Sen. Gary Peters, who's running for a second term, is going public with the story of his ex-wife's abortion as the Senate opens confirmation hearings for Supreme Court nominee Amy Coney Barrett, who was a member of a "right-to-life" group and once signed a letter opposing Roe V. Wade.
In a piece published Monday in Elle, Peters explains how the late '80s abortion saved his then-wife Heidi's uterus and possibly her life.
Heidi was four months along when her water broke, leaving the fetus without amniotic fluid—a condition it could not possibly survive. The doctor told Peters to go home and wait for a miscarriage to happen naturally.
But it didn’t happen. They went back to the hospital the next day, and the doctor detected a faint heartbeat. He recommended an abortion, because the fetus still had no chance of survival, but it wasn’t an option due to a hospital policy banning the procedure. So he sent the couple again home to wait for a miscarriage. “The mental anguish someone goes through is intense,” Peters says, “trying to have a miscarriage for a child that was wanted.”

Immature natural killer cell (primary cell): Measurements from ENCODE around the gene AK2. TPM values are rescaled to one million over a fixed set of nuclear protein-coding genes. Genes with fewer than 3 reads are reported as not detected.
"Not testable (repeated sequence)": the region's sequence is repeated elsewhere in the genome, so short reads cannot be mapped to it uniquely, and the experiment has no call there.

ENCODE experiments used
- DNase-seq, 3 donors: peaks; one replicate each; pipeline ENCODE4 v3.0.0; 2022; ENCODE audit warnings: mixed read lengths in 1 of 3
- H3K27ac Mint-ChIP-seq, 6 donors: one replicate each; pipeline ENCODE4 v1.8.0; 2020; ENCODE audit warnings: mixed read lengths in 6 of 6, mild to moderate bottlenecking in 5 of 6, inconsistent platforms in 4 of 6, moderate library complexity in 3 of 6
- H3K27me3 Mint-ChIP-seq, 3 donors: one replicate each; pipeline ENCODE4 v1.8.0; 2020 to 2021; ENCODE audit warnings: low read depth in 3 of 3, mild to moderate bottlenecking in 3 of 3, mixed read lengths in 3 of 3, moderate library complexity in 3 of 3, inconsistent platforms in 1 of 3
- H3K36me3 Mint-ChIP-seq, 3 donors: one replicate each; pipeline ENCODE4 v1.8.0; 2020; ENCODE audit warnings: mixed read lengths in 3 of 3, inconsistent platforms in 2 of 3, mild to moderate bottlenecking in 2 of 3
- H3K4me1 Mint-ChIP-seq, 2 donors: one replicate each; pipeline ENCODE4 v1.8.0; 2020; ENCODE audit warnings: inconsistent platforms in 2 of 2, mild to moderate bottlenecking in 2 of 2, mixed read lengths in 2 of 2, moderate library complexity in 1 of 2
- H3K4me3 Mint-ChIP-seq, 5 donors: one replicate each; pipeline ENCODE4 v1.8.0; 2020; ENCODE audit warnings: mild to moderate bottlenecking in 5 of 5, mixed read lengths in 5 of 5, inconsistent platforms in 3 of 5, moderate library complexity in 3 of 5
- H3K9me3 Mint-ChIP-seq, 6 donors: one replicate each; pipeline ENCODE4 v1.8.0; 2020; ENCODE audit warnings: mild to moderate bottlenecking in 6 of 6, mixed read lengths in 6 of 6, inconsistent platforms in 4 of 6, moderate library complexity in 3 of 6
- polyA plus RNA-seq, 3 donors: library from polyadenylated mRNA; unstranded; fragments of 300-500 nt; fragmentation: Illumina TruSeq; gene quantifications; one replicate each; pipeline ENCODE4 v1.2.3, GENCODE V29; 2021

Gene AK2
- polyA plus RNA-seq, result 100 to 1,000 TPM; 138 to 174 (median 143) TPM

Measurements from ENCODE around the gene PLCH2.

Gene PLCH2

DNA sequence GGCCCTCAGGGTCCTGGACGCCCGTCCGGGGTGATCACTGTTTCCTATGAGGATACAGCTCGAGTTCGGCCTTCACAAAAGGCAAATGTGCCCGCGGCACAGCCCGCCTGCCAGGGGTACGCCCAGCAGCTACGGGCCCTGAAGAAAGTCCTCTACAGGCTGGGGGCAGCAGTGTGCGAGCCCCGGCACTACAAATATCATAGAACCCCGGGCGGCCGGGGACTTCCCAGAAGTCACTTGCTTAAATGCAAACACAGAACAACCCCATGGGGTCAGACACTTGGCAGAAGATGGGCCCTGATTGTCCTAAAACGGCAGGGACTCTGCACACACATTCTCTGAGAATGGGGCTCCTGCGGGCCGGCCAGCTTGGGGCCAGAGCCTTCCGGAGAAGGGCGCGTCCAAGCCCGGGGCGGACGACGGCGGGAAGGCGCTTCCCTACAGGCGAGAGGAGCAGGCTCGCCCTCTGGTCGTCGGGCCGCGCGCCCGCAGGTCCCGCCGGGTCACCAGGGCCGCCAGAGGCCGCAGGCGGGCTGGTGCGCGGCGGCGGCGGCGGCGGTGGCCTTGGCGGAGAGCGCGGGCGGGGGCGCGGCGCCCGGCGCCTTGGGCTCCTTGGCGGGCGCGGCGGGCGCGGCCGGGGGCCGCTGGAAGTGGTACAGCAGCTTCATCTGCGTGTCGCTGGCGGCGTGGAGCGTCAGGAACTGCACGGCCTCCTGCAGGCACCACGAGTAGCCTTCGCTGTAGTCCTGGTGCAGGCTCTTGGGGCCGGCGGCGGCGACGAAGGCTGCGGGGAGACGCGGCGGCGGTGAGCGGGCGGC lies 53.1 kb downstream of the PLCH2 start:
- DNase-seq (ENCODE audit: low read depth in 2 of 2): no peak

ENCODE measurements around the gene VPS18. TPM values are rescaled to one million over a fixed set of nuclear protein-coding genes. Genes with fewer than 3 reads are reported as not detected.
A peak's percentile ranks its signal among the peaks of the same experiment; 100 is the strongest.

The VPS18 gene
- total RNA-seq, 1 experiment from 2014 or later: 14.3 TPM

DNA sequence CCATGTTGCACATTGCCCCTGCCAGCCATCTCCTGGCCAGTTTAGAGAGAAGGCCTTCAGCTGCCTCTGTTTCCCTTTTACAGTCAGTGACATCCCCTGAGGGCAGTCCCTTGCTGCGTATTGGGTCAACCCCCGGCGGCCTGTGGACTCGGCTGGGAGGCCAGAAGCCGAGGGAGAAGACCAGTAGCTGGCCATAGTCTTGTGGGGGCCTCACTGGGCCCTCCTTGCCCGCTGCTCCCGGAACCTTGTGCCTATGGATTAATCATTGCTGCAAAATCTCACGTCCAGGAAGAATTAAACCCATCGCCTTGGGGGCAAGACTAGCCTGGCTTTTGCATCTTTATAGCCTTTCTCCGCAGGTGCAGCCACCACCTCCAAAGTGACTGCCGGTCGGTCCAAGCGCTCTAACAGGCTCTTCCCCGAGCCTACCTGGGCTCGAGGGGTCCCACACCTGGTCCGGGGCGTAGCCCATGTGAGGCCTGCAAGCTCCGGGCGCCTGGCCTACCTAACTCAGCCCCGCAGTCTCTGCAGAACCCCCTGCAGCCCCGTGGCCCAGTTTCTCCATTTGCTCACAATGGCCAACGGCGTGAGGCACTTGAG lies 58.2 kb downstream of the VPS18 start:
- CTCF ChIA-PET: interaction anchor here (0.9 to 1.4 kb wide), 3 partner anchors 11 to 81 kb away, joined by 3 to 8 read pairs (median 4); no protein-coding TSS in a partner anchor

The miscarriage did not occur, reportedly putting Heidi at risk of losing her uterus within hours and possibly her life if she were to become septic from the uterine infection. But the two were able to quickly get into another hospital because they were friends with its chief administrator.
The whole experience was “painful and traumatic,” Heidi shared in a statement. “If it weren’t for urgent and critical medical care, I could have lost my life.”
Reflecting on the experience now, Senator Peters says it “enacted an incredible emotional toll.” So why go public with it? “It’s important for folks to understand that these things happen to folks every day,” he explains. “I’ve always considered myself pro-choice and believe women should be able to make these decisions themselves, but when you live it in real life, you realize the significant impact it can have on a family.”
Peters is said to be the first U.S. senator to share an abortion story.